Orthodoxy means “right worship.” Our worship informs our understanding. Both the Divine Liturgy and the “Liturgy after the Liturgy,” our service to others, informs our understanding, our beliefs, our creed. Ultimately that service to others will serve as a basis for judgment:
31 When the Son of Man comes in His glory, and all the holy angels with Him, then He will sit on the throne of His glory. 32 All the nations will be gathered before Him, and He will separate them one from another, as a shepherd divides his sheep from the goats. 33 And He will set the sheep on His right hand, but the goats on the left. 34 Then the King will say to those on His right hand, ‘Come, you blessed of My Father, inherit the kingdom prepared for you from the foundation of the world: 35 for I was hungry and you gave Me food; I was thirsty and you gave Me drink; I was a stranger and you took Me in; 36 I was naked and you clothed Me; I was sick and you visited Me; I was in prison and you came to Me.’
37 “Then the righteous will answer Him, saying, ‘Lord, when did we see You hungry and feed You, or thirsty and give You drink? 38 When did we see You a stranger and take You in, or naked and clothe You?39 Or when did we see You sick, or in prison, and come to You?’ 40 And the King will answer and say to them, ‘Assuredly, I say to you, inasmuch as you did it to one of the least of these My brethren, you did it to Me.’
41 “Then He will also say to those on the left hand, ‘Depart from Me, you cursed, into the everlasting fire prepared for the devil and his angels: 42 for I was hungry and you gave Me no food; I was thirsty and you gave Me no drink; 43 I was a stranger and you did not take Me in, naked and you did not clothe Me, sick and in prison and you did not visit Me.’
44 “Then they also will answer Him, saying, ‘Lord, when did we see You hungry or thirsty or a stranger or naked or sick or in prison, and did not minister to You?’ 45 Then He will answer them, saying, ‘Assuredly, I say to you, inasmuch as you did not do it to one of the least of these, you did not do it to Me.’ 46 And these will go away into everlasting punishment, but the righteous into eternal life.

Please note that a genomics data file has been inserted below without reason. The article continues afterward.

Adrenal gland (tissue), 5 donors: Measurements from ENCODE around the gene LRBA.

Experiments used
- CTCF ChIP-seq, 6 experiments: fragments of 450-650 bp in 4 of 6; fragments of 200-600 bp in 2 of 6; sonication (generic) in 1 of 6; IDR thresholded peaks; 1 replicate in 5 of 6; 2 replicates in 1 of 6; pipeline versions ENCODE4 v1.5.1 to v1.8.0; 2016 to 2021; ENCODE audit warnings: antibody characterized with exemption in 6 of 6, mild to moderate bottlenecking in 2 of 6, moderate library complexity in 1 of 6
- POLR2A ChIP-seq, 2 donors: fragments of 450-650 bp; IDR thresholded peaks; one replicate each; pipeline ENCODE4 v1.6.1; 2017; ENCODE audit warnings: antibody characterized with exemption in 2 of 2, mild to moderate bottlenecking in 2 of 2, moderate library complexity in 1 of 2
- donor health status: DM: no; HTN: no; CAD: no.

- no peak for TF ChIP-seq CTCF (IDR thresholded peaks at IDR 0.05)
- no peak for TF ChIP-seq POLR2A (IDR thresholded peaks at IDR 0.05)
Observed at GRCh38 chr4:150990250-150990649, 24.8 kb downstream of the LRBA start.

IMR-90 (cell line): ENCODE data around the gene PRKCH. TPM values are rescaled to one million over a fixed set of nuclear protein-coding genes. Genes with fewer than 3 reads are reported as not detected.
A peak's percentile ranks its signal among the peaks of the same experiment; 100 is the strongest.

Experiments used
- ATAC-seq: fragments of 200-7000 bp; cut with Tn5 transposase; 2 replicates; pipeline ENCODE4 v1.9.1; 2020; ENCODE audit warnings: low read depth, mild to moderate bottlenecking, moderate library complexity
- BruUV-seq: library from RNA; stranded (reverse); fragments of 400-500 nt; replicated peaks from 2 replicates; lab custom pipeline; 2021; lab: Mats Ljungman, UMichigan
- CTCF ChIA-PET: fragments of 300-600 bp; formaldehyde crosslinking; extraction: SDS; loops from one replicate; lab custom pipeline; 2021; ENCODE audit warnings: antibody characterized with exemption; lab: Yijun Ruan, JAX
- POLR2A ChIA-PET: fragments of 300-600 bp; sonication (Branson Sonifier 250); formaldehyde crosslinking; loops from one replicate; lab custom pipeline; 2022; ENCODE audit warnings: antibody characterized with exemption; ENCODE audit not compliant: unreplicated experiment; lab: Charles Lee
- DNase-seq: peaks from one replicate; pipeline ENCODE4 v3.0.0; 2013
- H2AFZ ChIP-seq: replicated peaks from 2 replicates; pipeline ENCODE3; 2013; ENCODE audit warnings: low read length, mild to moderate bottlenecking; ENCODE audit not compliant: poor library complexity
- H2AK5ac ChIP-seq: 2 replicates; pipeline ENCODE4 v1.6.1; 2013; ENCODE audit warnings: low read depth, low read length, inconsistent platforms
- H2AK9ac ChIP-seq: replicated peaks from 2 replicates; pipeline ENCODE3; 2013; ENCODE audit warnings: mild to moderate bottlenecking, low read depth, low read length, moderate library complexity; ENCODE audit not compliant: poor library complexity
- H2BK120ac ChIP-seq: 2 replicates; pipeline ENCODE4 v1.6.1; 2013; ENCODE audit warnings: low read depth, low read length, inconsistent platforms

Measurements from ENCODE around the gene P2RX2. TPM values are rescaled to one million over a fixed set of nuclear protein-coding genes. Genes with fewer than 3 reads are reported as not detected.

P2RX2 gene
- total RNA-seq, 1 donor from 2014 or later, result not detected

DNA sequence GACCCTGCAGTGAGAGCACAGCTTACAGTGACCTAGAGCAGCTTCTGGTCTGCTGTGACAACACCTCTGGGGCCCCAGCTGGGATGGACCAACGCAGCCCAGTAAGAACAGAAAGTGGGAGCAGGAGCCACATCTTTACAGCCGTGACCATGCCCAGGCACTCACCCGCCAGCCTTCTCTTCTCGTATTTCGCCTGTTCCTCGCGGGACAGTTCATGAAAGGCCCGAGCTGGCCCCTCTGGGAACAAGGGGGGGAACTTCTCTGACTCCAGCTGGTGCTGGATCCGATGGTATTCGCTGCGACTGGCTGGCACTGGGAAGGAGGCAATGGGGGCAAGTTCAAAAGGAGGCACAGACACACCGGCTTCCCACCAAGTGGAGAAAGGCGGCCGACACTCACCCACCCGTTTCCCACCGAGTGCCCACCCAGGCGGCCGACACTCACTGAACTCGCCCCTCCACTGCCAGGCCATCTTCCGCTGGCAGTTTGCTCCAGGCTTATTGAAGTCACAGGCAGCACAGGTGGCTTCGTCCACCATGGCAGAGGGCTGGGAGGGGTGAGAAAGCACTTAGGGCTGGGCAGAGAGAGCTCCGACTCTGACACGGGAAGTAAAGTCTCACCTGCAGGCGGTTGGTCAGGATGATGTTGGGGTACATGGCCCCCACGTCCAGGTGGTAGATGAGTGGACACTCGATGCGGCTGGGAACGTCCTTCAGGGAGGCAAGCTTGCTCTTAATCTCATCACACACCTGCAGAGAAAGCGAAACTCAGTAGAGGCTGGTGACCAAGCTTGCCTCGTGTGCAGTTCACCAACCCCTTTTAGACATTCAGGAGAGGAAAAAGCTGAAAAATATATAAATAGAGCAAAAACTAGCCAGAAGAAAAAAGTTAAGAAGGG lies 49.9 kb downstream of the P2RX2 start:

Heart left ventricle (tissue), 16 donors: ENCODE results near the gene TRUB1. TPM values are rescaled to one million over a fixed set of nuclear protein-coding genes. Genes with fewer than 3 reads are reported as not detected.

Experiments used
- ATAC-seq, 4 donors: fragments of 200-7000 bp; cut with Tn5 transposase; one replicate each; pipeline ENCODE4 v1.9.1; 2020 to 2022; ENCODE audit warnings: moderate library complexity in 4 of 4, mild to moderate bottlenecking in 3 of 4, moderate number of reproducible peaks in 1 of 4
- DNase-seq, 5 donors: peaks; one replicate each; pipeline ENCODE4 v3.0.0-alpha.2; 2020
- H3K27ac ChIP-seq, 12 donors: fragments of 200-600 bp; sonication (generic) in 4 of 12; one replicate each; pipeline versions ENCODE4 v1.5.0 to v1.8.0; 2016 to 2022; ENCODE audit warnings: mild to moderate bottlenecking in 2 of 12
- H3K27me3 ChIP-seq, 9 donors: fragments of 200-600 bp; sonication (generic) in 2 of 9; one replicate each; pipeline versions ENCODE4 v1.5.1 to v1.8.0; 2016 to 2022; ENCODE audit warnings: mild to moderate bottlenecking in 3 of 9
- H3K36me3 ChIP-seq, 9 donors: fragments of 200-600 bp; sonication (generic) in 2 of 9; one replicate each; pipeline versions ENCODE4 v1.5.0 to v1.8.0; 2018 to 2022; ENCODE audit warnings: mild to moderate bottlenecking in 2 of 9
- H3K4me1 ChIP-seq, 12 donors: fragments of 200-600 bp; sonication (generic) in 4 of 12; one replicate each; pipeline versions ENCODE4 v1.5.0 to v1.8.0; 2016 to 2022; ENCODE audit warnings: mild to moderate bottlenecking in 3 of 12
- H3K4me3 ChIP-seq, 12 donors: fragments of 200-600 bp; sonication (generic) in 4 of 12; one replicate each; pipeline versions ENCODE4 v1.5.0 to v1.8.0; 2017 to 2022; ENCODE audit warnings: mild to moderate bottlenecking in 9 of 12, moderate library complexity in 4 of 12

And who is “the least of these?” Persons with disability are not mentioned; rather, it is the hungry, thirsty, naked, sick people, and the prisoners and strangers. Of course this is taking the passage in a strictly literal sense; it is understood that these categories of people represent every category of people who are minimalized, depersonalized, devalued by others, whether they be persons with disability or anyone who is being ignored.
And upon closer examination we find that our Lord isn’t speaking in terms of categories of people, but of real, live flesh and blood people, in whom He dwells.
And there is a personal, subjective dynamic in play here as well- Who do I prioritize in my life and who do I put at the bottom of my list?
This disability resource page addresses just one aspect of this entire picture- people with disabilities and those in relationship with them.
Why? Orthodox Christianity is the fullness of the Faith; we don’t pick and choose whom we will love, do we? The person we encounter, friend or foe, is the one we are called to love.
So why this specialized site? Simply because working in a group home for persons with developmental disability is the opportunity that was presented to Margaret and me decades ago, and we ran with it, so to speak. This is where we live. This is what we know. And so we do what we can from this local, specialized sphere where we live with persons with disability.
The Word became flesh– John 1. The incarnate Christ did not travel very far in His earthly life; He focused on the people of Israel. And this was necessary, somehow, for the fulfillment of His mission to unite heaven and earth in Himself. And he calls all of us to specific efforts as well.
And just as He also healed and touched the lives of Samaritans and Gentiles, we are also called to be there for people we encounter other than those for whom we are primarily responsible – the sick, strangers, prisoners- whoever comes our way.
But He had a mission and has given us missions to be responsible for, and this blog relates to mine. To be incarnate entails being local. Of course in Christ, the parts become whole, while remaining parts- 1 Corinthians 12.
But Matthew 25 challenges us all to reflect the likeness of Christ and love the whole world- as it passes by our locale.
Reprinted from September 2008